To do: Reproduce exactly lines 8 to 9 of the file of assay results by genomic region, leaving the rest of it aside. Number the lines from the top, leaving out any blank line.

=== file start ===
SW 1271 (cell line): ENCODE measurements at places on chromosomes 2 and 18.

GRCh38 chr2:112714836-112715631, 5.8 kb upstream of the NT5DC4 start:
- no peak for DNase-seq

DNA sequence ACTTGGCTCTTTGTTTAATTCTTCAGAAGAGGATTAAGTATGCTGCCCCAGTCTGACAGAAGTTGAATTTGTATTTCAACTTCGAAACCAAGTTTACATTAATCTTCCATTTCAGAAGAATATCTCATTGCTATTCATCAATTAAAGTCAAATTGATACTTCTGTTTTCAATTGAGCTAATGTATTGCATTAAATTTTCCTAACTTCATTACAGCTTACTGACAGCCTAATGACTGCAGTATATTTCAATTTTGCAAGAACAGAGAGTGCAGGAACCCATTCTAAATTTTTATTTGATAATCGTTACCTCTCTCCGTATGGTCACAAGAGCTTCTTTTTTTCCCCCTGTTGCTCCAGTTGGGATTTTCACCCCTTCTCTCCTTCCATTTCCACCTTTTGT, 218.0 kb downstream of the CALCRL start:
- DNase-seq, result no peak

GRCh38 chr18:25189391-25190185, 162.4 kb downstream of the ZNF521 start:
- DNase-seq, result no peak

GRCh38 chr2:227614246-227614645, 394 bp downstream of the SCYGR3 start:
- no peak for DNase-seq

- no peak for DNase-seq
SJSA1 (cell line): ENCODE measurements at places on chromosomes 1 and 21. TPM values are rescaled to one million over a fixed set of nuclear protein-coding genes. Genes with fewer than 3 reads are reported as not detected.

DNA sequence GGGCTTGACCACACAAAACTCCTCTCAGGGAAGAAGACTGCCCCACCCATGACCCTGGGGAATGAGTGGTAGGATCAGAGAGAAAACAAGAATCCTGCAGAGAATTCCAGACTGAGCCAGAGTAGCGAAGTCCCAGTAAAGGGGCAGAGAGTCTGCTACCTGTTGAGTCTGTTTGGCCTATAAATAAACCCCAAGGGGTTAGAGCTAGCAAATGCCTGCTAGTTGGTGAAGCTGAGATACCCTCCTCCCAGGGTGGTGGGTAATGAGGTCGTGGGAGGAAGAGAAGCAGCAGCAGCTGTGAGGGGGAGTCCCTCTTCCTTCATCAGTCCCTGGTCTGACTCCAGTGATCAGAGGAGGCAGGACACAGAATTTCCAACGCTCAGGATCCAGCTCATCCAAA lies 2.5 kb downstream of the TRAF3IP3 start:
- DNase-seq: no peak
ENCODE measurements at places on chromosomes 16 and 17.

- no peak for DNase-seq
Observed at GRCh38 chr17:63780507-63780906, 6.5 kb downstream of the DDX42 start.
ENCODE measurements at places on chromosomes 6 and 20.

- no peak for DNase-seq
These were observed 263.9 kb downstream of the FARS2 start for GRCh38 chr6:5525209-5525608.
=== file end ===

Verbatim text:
GRCh38 chr2:227614246-227614645, 394 bp downstream of the SCYGR3 start:
- no peak for DNase-seq